1983 - Volume #7, Issue #2, Page #04[ Sample Stories From This Issue | List of All Stories In This Issue | Print this story | Read this issue]
He Grows Whole Season Double Crop Soybeans
Henkener developed his cropping system after a 6 in. rain in 1979 severely eroded his wheat fields. In three years of testing, traditional double cropping wasn't protecting his fields from erosion and wasn't producing competitive yields due to the short growing season in his area of Ohio.
"We had to modify equipment in order to plant beans into standing wheat and to harvest wheat in standing soybeans," Henkener told FARM SHOW. He plants his winter wheat in the fall with an IH 6200 drill with 7-in. spacing. He plugs every third opening, leaving a 21-in. gap for the soybeans, which are planted in the spring with a 21-in. spaced planter.
Because Henkener got the beans in early ù between April 24 and May 5 last year ù they were nearly as tall as his wheat by harvest time. As a result, he had to attach "feet" to the bottom of the combine cutterbar to push the beans down out of the way. "These attachments should not be necessary every year," says Henkener. Once the wheat crop is off, a specially designed mower is used to cut wheat stubble and weeds out from between the soybean rows.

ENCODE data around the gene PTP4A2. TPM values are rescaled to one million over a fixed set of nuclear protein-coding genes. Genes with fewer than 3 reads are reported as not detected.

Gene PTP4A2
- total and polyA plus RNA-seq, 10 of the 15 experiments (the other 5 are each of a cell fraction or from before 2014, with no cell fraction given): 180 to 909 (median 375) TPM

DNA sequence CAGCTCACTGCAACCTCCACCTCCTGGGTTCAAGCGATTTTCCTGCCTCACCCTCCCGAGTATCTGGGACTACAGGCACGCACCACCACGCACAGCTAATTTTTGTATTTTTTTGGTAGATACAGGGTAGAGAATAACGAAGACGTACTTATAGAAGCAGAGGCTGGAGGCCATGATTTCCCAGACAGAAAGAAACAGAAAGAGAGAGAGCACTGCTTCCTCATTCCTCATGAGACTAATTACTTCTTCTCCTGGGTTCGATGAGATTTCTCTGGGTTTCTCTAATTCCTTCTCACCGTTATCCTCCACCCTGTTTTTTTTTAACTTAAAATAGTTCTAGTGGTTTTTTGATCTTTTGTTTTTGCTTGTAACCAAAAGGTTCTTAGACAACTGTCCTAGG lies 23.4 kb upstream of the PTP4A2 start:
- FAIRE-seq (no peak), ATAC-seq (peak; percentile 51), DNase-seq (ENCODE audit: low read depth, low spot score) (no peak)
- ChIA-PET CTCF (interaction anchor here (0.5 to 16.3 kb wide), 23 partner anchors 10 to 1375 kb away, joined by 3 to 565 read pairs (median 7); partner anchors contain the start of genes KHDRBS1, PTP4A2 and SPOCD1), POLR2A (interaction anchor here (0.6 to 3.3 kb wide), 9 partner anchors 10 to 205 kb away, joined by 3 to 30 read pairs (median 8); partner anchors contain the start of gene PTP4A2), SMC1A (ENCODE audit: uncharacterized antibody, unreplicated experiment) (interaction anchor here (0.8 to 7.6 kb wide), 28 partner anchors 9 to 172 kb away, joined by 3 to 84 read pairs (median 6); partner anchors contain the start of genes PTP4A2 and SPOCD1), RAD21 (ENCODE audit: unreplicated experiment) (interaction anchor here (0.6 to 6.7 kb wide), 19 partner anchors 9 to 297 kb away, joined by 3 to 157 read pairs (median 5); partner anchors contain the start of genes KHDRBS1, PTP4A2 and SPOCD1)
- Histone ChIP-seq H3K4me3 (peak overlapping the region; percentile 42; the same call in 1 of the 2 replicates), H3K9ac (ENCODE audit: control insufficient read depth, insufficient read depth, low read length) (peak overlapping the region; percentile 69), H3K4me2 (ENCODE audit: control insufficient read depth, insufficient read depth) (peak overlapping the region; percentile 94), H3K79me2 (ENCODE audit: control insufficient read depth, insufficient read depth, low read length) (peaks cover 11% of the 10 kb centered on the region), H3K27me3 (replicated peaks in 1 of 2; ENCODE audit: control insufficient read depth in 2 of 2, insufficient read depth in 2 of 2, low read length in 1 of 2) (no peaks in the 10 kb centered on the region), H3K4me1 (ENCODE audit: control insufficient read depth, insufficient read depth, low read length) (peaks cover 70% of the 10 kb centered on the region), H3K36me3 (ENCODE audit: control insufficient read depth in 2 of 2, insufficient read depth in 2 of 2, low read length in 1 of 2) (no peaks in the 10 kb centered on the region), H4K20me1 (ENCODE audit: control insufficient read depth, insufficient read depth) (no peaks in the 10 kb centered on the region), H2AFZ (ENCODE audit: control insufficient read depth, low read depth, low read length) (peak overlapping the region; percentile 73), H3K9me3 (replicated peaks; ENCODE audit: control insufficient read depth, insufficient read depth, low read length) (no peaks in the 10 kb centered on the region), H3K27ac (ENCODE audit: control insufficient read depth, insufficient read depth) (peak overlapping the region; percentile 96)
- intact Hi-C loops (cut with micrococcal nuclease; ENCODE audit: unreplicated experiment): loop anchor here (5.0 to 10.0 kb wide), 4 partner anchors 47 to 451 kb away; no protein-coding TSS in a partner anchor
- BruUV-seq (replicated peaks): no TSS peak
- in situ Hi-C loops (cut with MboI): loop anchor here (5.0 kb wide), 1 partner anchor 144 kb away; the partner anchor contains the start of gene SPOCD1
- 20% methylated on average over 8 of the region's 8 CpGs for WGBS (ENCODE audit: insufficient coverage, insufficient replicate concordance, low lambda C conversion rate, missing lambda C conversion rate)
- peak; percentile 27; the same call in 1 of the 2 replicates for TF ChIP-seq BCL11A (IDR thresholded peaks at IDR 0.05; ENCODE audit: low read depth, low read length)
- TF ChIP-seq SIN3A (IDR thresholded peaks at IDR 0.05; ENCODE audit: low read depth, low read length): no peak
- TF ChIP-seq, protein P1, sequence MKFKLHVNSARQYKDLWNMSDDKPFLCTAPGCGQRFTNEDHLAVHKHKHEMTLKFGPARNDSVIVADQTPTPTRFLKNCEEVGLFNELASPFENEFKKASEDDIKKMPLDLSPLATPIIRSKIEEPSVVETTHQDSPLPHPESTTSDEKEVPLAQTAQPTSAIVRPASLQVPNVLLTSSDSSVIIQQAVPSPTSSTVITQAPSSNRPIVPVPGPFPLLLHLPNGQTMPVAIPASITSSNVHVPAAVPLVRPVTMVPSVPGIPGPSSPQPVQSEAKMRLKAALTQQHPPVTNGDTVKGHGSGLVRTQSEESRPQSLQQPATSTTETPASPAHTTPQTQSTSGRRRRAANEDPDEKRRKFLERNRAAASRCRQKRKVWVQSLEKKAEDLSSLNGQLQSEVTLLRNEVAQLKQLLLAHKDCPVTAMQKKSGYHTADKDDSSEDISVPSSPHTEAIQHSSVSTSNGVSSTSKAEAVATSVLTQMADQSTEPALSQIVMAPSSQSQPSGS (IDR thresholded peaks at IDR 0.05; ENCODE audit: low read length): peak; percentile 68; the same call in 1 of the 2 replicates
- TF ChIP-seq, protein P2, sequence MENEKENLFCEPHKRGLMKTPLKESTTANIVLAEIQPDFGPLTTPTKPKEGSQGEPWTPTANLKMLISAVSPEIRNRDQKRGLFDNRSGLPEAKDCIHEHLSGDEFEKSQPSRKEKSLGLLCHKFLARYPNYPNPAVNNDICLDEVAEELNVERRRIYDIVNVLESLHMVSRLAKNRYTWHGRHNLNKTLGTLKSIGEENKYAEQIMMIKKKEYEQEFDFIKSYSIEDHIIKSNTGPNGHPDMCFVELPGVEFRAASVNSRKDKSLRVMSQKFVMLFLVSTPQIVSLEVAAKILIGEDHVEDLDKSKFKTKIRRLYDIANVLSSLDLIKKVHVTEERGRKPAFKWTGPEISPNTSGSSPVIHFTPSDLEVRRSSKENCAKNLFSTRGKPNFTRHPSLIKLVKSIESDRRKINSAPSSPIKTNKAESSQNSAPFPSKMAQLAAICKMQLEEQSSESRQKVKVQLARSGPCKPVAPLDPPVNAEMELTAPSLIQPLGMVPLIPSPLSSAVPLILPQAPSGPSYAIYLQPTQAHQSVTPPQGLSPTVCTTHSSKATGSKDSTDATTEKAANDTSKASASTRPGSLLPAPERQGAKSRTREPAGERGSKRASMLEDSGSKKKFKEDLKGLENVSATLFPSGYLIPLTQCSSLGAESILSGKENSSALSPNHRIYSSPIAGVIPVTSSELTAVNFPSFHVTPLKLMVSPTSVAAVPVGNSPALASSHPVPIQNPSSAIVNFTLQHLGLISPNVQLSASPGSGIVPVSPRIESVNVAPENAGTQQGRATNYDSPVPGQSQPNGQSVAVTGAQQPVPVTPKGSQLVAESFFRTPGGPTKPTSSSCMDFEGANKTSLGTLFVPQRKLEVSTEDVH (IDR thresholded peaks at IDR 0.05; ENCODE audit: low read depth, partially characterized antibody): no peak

Henkener planted 100 double crop acres last year and plans to increase the amount this year. He used the same amount of wheat seed in every two rows as he would have used in three, simply increasing each row by 50%. A set of 10-in. tires on a Deere tractor minimizes crop damage when planting the beans in the spring and when mowing wheat stubble out of beans later in the summer.
For more information, contact: Roger Henkener, 5 Willipie, Wapakoneta, Ohio 45895 (ph 419 753-2429).
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